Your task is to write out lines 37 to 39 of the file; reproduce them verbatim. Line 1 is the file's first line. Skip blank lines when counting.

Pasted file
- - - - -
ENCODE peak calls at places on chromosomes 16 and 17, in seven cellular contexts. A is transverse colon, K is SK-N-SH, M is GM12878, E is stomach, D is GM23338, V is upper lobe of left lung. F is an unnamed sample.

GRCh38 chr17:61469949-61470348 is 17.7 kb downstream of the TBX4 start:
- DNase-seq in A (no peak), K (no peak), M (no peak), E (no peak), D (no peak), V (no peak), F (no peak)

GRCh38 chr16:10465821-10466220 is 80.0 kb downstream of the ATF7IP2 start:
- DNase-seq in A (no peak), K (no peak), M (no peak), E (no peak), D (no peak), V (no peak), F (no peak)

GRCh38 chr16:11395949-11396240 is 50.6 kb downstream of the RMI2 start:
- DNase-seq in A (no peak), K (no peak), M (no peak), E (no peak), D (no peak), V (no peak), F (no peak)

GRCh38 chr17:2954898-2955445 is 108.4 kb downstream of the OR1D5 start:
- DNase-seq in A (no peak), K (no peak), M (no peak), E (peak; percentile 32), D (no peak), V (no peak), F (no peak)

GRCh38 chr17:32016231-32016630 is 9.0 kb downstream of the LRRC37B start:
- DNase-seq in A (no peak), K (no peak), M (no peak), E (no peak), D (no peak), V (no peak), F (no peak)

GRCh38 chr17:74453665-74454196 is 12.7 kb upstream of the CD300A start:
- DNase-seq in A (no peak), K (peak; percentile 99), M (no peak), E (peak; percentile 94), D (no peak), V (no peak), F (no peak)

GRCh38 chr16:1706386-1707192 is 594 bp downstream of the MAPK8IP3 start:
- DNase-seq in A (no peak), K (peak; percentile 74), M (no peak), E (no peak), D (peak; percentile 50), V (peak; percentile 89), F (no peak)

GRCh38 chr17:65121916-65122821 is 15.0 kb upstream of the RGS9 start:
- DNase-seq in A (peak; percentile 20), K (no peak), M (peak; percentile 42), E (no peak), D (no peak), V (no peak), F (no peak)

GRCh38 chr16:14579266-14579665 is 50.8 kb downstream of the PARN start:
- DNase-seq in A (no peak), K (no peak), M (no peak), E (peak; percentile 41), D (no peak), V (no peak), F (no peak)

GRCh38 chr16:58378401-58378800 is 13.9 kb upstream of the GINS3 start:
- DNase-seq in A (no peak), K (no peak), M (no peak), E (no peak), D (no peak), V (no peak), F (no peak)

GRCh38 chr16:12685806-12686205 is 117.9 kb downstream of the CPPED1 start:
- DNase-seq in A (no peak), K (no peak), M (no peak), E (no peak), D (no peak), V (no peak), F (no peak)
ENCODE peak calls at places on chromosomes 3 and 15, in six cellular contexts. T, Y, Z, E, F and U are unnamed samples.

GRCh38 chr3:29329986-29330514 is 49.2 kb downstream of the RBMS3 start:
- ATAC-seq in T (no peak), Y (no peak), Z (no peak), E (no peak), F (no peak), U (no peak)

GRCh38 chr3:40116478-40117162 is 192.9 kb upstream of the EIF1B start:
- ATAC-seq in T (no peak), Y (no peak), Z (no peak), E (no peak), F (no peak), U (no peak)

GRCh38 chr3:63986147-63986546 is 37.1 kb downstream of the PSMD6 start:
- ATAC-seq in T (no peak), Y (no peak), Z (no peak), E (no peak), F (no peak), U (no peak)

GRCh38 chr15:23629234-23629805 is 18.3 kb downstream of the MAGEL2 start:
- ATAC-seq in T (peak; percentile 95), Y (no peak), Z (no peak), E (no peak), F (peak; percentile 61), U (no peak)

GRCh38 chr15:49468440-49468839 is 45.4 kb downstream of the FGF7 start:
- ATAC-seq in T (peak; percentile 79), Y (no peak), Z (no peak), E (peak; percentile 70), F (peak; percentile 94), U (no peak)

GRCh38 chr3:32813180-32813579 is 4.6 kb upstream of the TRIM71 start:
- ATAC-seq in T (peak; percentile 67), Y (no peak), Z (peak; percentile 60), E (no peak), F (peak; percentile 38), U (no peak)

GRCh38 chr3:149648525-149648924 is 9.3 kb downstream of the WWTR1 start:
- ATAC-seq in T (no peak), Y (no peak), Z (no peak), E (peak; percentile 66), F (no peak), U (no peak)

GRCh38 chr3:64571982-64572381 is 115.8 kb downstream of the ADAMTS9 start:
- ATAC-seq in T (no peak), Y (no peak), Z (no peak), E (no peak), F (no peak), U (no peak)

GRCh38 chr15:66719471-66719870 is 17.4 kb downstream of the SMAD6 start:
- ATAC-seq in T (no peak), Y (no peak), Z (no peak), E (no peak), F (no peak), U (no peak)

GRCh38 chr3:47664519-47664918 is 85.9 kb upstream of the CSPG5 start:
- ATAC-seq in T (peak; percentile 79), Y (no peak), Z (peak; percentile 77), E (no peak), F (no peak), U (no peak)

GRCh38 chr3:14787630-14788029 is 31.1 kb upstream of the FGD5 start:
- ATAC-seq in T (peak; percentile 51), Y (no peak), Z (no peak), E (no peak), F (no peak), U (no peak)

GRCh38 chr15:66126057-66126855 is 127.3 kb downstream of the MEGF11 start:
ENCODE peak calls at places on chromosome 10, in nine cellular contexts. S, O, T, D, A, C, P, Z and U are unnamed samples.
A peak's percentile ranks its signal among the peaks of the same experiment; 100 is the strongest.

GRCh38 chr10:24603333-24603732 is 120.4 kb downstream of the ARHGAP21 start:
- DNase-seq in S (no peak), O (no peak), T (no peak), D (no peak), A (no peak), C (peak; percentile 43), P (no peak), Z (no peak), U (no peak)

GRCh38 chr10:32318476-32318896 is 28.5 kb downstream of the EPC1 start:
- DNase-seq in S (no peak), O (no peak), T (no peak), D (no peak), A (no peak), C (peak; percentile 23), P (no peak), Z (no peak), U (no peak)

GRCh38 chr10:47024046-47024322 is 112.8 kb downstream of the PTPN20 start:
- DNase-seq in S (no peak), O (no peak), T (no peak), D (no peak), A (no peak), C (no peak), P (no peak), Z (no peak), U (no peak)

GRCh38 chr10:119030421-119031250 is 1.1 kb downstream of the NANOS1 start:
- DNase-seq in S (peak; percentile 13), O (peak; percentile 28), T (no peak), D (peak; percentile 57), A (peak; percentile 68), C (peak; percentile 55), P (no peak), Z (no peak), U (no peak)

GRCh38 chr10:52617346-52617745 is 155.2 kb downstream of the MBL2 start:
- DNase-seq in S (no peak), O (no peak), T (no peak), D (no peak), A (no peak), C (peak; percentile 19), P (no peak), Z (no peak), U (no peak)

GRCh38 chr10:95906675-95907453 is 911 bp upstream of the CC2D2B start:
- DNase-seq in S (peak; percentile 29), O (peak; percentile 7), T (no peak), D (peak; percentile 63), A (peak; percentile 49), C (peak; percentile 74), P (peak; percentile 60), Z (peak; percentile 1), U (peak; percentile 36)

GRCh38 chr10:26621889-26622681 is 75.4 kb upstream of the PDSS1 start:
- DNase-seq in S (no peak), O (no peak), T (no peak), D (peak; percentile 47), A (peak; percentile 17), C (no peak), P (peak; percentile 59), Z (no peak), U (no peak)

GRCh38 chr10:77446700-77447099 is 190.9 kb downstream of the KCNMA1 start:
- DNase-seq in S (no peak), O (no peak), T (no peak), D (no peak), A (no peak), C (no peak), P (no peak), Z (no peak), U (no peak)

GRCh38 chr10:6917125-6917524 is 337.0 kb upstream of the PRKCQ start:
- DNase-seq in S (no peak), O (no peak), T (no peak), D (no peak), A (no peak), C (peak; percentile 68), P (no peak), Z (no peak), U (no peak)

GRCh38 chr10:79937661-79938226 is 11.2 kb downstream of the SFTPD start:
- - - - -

GRCh38 chr3:149648525-149648924 is 9.3 kb downstream of the WWTR1 start:
- ATAC-seq in T (no peak), Y (no peak), Z (no peak), E (peak; percentile 66), F (no peak), U (no peak)

GRCh38 chr3:64571982-64572381 is 115.8 kb downstream of the ADAMTS9 start: